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Road to Emmaus


Everyone who knows me, knows that I have a horrible memory.  Not just, “Where did I put my car keys?” or “Crap, I forgot why I came in here” type of bad memory, rather more like, “I could hide my own Easter eggs!”  I could watch the same movie ten times and be shocked each time at the ending!

So, I dread seeing clients in public.  As a veterinarian, I form personal relationships with my clients, and get to know them, their children, and their pets – often a very real part of their family.  People appreciate when you connect with them, and I do genuinely love my job and (most of) my clients and their “families.”  So when I greet them by name and remember their kids, and that their cat purrs on Grandpa’s lap and the dog digs up the daffodils and enjoys leg humping Uncle Donnie, and never left Maggies side when she had cancer surgery, I get to show them that I understand, and that I’m honored to also be included in their family’s story.  But remember, I have “crib notes” or “cheat sheets” called a medical chart.  I’ve not only read “Otis’s medical notes, but also the post-it notes attached that remind me of the personal stuff.  Please know that I am truly interested in you personally and your family, but frankly, I do well to remember my own Kayla’s swim meet this weekend, or that I agreed to pick up printer ink for Noah’s book report on my home tonight.

So that explains the “deer in the headlights” look in my eyes when I see you at the grocery store, as I cheerfully blurt out, “OH Hi!! How ARE you???!!!”  But, I really don’t have a clue who you are.  Now I do know you look familiar, and so you probably are a client, and I very much appreciate that you like me, and I truly do like you also.  Because I like everyone, or most people anyway.  And I really and truly DO wish I could remember stuff like that, because you really ARE important to me – and not just professionally, because you pay the bills.  No, much more so because I believe “we’re all in this together,” and I do enjoy your company and your stories.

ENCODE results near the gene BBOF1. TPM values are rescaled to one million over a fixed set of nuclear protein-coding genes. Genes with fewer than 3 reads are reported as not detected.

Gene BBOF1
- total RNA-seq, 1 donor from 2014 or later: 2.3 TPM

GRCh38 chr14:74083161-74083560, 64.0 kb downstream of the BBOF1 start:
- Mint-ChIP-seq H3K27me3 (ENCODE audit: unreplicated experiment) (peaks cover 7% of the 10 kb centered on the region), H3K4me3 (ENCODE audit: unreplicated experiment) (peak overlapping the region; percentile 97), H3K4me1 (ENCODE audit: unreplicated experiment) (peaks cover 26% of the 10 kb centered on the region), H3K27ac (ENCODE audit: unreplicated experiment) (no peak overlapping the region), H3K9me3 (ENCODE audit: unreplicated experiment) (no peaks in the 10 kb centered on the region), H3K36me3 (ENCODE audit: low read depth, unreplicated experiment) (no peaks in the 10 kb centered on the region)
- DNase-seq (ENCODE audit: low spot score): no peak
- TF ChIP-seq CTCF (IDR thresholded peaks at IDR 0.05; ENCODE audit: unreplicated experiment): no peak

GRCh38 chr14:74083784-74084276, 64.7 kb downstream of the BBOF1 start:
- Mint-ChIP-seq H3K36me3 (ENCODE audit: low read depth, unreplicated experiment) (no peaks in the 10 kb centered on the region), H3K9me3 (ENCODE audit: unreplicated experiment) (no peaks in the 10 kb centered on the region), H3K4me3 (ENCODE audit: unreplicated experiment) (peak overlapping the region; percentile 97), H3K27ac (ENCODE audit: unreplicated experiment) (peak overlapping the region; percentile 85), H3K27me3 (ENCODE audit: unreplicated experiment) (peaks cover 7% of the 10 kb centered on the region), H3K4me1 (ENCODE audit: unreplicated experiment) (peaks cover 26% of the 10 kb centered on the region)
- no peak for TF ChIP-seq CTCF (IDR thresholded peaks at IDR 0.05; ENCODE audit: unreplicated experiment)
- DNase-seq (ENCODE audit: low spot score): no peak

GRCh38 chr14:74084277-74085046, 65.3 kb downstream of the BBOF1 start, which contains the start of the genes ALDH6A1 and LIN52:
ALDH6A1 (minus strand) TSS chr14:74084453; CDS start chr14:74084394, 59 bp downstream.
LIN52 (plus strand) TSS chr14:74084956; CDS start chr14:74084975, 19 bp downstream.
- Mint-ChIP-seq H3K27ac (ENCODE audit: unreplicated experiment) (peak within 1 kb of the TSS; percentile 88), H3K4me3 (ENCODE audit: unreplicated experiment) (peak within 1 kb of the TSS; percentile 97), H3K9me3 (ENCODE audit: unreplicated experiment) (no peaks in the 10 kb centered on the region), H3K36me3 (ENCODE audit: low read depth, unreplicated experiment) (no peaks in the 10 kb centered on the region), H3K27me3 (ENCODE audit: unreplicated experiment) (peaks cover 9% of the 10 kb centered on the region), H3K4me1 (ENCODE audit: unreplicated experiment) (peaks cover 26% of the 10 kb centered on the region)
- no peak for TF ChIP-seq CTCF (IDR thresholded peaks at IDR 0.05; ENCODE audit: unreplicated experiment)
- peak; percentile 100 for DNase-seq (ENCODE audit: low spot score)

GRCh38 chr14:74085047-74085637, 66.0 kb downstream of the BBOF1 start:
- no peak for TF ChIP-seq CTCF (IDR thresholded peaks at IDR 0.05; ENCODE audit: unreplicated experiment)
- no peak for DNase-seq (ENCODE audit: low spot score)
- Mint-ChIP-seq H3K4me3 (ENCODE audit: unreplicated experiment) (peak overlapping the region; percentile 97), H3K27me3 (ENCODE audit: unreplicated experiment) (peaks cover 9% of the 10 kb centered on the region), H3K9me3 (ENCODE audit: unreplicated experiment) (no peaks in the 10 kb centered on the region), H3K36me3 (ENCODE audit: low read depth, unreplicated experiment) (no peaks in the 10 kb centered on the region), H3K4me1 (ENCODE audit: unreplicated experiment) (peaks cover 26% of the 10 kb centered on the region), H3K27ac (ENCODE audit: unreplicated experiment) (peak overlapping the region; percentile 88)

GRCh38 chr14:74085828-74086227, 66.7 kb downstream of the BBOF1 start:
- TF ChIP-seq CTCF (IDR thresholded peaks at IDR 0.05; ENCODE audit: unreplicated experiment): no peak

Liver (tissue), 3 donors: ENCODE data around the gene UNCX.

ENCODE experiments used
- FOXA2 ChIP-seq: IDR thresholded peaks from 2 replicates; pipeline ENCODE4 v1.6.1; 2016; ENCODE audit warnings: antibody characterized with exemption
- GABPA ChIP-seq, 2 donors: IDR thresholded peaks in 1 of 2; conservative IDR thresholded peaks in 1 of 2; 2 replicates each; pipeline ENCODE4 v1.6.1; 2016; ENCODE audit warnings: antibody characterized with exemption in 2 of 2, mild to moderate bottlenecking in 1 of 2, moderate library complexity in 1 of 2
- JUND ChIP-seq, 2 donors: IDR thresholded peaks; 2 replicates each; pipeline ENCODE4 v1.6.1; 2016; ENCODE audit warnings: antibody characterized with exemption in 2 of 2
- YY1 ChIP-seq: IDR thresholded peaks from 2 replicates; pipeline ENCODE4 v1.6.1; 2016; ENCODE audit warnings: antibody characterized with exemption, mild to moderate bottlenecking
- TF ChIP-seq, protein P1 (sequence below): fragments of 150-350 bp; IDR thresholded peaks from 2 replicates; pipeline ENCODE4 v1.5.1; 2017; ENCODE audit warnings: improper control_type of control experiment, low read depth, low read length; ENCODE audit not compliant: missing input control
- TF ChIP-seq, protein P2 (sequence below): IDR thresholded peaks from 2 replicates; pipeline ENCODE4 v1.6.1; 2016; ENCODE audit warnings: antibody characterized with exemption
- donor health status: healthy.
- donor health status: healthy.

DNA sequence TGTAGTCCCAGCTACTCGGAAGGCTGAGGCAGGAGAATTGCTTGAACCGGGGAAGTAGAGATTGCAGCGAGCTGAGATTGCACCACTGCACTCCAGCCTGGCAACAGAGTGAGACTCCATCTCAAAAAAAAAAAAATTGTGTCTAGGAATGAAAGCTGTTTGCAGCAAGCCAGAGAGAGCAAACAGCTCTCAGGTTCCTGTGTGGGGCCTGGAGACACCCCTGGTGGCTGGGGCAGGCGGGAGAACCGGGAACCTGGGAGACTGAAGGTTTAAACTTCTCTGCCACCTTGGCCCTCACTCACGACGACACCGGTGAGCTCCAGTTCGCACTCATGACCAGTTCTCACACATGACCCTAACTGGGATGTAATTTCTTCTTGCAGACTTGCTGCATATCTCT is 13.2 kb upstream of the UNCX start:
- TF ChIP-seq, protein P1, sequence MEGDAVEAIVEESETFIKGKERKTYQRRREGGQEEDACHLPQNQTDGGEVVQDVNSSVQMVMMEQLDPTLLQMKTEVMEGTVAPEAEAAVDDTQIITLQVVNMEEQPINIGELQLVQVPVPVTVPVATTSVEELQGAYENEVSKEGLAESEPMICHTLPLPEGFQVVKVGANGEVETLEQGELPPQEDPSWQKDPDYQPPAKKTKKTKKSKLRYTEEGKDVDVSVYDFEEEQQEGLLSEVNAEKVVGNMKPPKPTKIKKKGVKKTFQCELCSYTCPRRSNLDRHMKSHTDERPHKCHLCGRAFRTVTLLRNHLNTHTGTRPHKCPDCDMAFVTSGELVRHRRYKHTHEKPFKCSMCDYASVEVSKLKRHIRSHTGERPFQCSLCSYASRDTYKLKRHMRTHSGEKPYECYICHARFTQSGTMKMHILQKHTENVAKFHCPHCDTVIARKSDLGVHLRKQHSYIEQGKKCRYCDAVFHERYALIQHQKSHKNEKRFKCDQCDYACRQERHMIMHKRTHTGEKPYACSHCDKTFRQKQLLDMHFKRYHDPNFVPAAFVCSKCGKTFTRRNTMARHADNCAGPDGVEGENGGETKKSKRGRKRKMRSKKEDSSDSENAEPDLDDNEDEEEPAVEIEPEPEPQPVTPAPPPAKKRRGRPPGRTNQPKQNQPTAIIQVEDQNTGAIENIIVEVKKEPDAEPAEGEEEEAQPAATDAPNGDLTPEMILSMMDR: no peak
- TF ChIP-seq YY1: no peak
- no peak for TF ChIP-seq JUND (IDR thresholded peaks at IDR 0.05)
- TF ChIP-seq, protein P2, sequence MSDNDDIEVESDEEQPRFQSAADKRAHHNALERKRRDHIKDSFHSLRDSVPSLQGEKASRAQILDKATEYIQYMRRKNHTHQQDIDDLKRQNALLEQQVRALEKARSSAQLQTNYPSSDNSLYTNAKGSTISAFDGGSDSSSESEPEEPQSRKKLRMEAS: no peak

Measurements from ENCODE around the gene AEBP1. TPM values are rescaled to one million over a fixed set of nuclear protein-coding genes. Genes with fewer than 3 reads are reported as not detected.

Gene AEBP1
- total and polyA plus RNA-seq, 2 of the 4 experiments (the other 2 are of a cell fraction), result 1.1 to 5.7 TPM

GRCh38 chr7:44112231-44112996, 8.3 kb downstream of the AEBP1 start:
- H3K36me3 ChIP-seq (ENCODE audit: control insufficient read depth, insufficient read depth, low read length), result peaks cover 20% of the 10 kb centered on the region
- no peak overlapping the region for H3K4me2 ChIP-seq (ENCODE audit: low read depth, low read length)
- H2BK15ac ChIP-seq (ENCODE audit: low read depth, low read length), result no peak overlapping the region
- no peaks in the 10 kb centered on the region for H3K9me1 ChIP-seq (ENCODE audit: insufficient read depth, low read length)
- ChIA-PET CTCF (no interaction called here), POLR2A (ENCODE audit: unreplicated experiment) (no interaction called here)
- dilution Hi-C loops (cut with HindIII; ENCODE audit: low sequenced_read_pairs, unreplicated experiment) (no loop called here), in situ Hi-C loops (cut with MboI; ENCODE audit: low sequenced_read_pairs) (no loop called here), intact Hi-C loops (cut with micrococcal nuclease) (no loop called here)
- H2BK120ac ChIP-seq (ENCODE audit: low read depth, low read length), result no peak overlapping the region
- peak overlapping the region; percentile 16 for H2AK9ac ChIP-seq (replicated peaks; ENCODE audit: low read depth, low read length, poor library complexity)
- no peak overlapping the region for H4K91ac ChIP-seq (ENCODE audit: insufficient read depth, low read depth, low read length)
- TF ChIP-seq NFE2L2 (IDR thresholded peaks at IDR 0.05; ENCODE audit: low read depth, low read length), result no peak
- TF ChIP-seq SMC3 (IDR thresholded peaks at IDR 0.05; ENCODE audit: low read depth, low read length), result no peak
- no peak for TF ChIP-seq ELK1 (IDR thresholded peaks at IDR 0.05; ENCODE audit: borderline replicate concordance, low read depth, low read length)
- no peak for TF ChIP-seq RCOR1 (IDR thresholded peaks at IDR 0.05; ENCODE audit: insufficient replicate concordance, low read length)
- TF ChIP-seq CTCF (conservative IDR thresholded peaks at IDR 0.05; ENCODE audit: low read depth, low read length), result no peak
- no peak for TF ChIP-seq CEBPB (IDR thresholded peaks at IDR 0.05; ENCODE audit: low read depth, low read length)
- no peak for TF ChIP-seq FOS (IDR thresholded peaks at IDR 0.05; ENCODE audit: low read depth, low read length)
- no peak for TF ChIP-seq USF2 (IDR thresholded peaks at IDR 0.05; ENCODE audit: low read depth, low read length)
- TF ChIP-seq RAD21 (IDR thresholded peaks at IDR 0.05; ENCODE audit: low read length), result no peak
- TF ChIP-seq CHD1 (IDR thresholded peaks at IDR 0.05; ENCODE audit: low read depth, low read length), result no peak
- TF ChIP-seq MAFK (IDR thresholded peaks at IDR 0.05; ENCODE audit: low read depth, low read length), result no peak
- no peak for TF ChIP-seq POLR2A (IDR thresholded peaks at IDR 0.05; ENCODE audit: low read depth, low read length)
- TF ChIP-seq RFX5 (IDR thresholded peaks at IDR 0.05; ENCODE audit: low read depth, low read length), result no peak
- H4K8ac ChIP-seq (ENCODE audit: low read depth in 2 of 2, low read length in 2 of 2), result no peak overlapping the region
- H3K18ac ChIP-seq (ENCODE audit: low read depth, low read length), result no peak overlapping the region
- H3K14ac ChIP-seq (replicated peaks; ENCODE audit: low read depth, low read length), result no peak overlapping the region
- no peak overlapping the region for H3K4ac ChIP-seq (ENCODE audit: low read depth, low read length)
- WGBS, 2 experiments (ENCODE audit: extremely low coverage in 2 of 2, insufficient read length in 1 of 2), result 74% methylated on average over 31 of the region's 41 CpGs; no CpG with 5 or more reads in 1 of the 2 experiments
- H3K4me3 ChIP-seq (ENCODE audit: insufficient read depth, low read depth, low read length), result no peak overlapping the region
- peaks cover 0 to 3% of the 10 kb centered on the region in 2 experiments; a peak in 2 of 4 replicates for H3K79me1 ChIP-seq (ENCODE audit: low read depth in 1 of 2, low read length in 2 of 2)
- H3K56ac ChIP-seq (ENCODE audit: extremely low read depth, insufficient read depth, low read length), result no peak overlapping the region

But that’s the sort of stuff that settled into my mind as I listened to Luke’s gospel today about the two disciples on the road to Emmaus.  Apparently, these were two guys that were with Jesus daily, were His friends, and actually saw Him perform miracles.  The loved Him dearly as a friend, broke bread with Him, and actually heard Him say the words of everlasting life, that He would be resurrected and come back.  And yet these two disciples, who knew Him so well, didn’t know Him after all.  They didn’t recognize Him at all as they walked down the road for miles.  Only that night, when they again broke bread together did the light bulb go on.

Which is a pretty transparent segway to my own road.  Where is Emmaus anyway?  I guess none of us know exactly where this road will end, but I truly have learned that we encounter our Lord multiple times on this journey.